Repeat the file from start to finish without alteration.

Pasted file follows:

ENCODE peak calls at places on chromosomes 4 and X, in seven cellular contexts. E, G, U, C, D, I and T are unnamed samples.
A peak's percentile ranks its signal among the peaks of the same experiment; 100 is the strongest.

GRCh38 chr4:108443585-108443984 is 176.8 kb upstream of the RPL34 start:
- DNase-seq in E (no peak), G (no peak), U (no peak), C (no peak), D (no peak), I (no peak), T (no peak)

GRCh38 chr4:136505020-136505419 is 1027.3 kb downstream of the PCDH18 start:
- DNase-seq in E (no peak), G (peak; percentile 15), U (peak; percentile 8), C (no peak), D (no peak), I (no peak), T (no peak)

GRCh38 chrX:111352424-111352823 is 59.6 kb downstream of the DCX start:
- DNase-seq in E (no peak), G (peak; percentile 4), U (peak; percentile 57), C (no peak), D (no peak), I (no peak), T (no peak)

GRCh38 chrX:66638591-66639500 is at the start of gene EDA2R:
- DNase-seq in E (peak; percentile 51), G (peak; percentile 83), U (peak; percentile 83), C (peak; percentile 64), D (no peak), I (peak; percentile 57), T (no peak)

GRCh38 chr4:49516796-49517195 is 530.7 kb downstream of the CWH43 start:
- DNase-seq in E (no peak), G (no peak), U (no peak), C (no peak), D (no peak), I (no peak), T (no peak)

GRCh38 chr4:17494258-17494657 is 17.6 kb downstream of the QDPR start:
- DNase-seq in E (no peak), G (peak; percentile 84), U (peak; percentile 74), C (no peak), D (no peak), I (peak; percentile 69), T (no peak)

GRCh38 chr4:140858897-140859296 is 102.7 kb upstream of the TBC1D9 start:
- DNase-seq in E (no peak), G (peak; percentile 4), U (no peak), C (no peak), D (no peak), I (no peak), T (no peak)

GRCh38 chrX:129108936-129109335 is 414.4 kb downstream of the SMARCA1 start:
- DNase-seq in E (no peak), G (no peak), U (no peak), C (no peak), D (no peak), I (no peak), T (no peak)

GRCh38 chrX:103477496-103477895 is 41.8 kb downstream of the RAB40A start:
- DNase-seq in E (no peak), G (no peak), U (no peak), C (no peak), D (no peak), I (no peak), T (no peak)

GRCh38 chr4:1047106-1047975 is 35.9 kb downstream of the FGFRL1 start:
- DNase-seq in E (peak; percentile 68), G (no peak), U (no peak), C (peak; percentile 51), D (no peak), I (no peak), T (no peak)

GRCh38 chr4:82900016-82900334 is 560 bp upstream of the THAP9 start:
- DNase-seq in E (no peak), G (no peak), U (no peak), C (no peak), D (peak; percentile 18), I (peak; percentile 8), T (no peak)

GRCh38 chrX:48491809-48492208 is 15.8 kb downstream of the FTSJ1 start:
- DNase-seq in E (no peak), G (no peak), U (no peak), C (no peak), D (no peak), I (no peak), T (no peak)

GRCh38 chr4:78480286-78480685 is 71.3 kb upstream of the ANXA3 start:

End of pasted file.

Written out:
ENCODE peak calls at places on chromosomes 4 and X, in seven cellular contexts. E, G, U, C, D, I and T are unnamed samples.
A peak's percentile ranks its signal among the peaks of the same experiment; 100 is the strongest.

GRCh38 chr4:108443585-108443984 is 176.8 kb upstream of the RPL34 start:
- DNase-seq in E (no peak), G (no peak), U (no peak), C (no peak), D (no peak), I (no peak), T (no peak)

GRCh38 chr4:136505020-136505419 is 1027.3 kb downstream of the PCDH18 start:
- DNase-seq in E (no peak), G (peak; percentile 15), U (peak; percentile 8), C (no peak), D (no peak), I (no peak), T (no peak)

GRCh38 chrX:111352424-111352823 is 59.6 kb downstream of the DCX start:
- DNase-seq in E (no peak), G (peak; percentile 4), U (peak; percentile 57), C (no peak), D (no peak), I (no peak), T (no peak)

GRCh38 chrX:66638591-66639500 is at the start of gene EDA2R:
- DNase-seq in E (peak; percentile 51), G (peak; percentile 83), U (peak; percentile 83), C (peak; percentile 64), D (no peak), I (peak; percentile 57), T (no peak)

GRCh38 chr4:49516796-49517195 is 530.7 kb downstream of the CWH43 start:
- DNase-seq in E (no peak), G (no peak), U (no peak), C (no peak), D (no peak), I (no peak), T (no peak)

GRCh38 chr4:17494258-17494657 is 17.6 kb downstream of the QDPR start:
- DNase-seq in E (no peak), G (peak; percentile 84), U (peak; percentile 74), C (no peak), D (no peak), I (peak; percentile 69), T (no peak)

GRCh38 chr4:140858897-140859296 is 102.7 kb upstream of the TBC1D9 start:
- DNase-seq in E (no peak), G (peak; percentile 4), U (no peak), C (no peak), D (no peak), I (no peak), T (no peak)

GRCh38 chrX:129108936-129109335 is 414.4 kb downstream of the SMARCA1 start:
- DNase-seq in E (no peak), G (no peak), U (no peak), C (no peak), D (no peak), I (no peak), T (no peak)

GRCh38 chrX:103477496-103477895 is 41.8 kb downstream of the RAB40A start:
- DNase-seq in E (no peak), G (no peak), U (no peak), C (no peak), D (no peak), I (no peak), T (no peak)

GRCh38 chr4:1047106-1047975 is 35.9 kb downstream of the FGFRL1 start:
- DNase-seq in E (peak; percentile 68), G (no peak), U (no peak), C (peak; percentile 51), D (no peak), I (no peak), T (no peak)

GRCh38 chr4:82900016-82900334 is 560 bp upstream of the THAP9 start:
- DNase-seq in E (no peak), G (no peak), U (no peak), C (no peak), D (peak; percentile 18), I (peak; percentile 8), T (no peak)

GRCh38 chrX:48491809-48492208 is 15.8 kb downstream of the FTSJ1 start:
- DNase-seq in E (no peak), G (no peak), U (no peak), C (no peak), D (no peak), I (no peak), T (no peak)

GRCh38 chr4:78480286-78480685 is 71.3 kb upstream of the ANXA3 start: